Apr 05, 2011 added it
A compelling, easy and well-written little book. A really good intro for students if they are not buying feminism.
Dec 13, 2017 rated it liked it
3.5 stars.
Colin Cox
Jun 07, 2018 rated it really liked it
One Dimensional Woman is a compact and readable introduction to contemporary concerns within feminism. Power is endlessly quotable, but this is a short text that feels less like a book and more like an essay or M.A. thesis. As the title suggests, Power pivots from the deeply influential One Dimensional Man by Herbert Marcuse, and in doing so, she argues that feminism has transformed into a one-dimensional philosophy, overly determined by notions of self-fulfillment and consumerism. She argues, “ ...more
Sep 22, 2017 rated it really liked it
Shelves: 2017
This is the first I have formally read of Nina Power, although I am familiar with some of her journalistic and interview pieces. I gave the book four stars, only because the ideas were in no way new for me, but can act as a nice resource summarising some foundational contemporary feminist standpoints.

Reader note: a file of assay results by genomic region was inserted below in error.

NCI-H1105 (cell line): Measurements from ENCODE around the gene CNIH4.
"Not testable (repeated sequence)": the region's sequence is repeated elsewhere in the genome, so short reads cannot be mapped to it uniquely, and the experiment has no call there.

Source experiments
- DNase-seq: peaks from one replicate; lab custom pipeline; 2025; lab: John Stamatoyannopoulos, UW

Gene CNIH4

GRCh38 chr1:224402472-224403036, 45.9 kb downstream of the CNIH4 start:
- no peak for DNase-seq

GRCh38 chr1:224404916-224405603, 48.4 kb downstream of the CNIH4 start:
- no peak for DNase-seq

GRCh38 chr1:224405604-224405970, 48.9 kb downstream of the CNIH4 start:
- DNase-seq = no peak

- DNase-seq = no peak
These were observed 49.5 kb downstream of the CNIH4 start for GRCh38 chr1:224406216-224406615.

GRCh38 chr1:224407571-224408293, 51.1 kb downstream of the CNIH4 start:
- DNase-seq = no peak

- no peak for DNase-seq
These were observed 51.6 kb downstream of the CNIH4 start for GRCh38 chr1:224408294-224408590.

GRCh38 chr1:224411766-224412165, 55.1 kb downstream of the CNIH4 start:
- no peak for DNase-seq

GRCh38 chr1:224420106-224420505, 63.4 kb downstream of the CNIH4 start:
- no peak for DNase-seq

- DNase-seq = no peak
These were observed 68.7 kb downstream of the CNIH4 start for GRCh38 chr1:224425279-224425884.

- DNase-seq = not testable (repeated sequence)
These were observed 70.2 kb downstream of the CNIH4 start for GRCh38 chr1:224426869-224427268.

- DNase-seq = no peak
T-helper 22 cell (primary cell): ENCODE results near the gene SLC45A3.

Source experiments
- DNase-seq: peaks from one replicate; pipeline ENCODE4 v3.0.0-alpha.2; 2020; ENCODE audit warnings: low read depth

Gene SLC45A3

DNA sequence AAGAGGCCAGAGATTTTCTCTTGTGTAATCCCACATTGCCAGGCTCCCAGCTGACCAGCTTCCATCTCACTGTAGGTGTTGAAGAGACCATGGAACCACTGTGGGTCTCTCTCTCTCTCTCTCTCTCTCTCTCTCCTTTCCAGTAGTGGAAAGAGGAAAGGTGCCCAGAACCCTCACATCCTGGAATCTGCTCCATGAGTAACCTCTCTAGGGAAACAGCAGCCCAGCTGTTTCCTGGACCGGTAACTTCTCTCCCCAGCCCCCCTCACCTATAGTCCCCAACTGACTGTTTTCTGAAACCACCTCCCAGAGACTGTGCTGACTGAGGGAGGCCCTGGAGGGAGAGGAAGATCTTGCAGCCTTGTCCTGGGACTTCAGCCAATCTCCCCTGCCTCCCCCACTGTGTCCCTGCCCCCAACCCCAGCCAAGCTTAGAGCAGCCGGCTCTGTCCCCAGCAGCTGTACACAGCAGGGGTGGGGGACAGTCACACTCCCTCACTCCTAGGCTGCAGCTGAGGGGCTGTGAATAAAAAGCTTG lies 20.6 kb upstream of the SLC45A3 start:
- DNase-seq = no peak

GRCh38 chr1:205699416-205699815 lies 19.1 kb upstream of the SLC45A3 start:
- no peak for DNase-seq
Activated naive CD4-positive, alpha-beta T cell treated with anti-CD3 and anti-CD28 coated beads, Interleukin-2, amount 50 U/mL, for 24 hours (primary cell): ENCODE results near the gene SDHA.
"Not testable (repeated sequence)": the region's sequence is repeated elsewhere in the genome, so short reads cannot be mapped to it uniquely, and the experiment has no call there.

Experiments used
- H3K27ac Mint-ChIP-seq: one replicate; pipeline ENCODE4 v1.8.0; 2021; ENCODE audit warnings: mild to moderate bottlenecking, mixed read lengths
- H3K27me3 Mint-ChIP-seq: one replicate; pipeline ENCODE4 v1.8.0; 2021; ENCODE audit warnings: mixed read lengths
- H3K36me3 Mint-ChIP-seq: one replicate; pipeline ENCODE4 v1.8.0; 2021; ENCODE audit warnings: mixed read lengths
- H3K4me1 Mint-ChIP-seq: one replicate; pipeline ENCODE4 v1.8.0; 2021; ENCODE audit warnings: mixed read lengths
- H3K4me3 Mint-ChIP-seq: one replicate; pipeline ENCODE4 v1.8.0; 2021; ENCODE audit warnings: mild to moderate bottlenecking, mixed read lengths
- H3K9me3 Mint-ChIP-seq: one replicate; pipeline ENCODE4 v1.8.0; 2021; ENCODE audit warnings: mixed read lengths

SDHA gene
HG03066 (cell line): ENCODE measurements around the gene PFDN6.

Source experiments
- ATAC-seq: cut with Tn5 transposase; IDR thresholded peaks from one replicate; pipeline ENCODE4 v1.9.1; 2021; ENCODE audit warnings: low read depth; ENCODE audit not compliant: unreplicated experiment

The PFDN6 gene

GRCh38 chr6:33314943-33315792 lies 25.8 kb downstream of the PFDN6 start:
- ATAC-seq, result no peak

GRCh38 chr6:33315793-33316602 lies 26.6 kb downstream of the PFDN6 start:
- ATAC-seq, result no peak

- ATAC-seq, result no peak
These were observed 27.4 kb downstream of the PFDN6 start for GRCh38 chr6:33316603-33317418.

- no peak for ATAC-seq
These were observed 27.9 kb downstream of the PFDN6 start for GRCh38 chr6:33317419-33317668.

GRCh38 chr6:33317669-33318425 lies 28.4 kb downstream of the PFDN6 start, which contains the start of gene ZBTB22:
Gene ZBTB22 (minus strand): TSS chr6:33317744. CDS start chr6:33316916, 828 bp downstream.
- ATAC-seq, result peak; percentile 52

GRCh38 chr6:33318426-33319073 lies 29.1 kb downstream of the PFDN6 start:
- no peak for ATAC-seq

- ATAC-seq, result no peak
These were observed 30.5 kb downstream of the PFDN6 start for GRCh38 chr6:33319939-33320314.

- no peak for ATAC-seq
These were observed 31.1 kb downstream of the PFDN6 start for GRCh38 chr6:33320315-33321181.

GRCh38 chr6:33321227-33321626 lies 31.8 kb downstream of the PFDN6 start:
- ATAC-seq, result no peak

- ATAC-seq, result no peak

In this series of short essays, she delivers a much needed abashing to the contours of contemporary consumerist feminism. She assesses the 'material obstacles' facing contemporary feminism on it's p
Nov 14, 2017 rated it it was ok  ·  review of another edition
this book is...not very brilliant. some instances power seems 2 be getting at something significant and then she loses the thread, throws in some anecdote / loose observation and that's it.
her assessment of relations between men and women condemns them, yet reinforces them at the same time. as a lesbian this book does not cover my experiences at all.. goes 2 show just how much womanhood and heterosexuality are inextricably linked. her account by virtue of its form and messiness cannot adequatel
This is another of a series of odd acquisitions I’ve made when choosing something to read from the limited English-language book selection of a bookshop I’ve visited on vacation.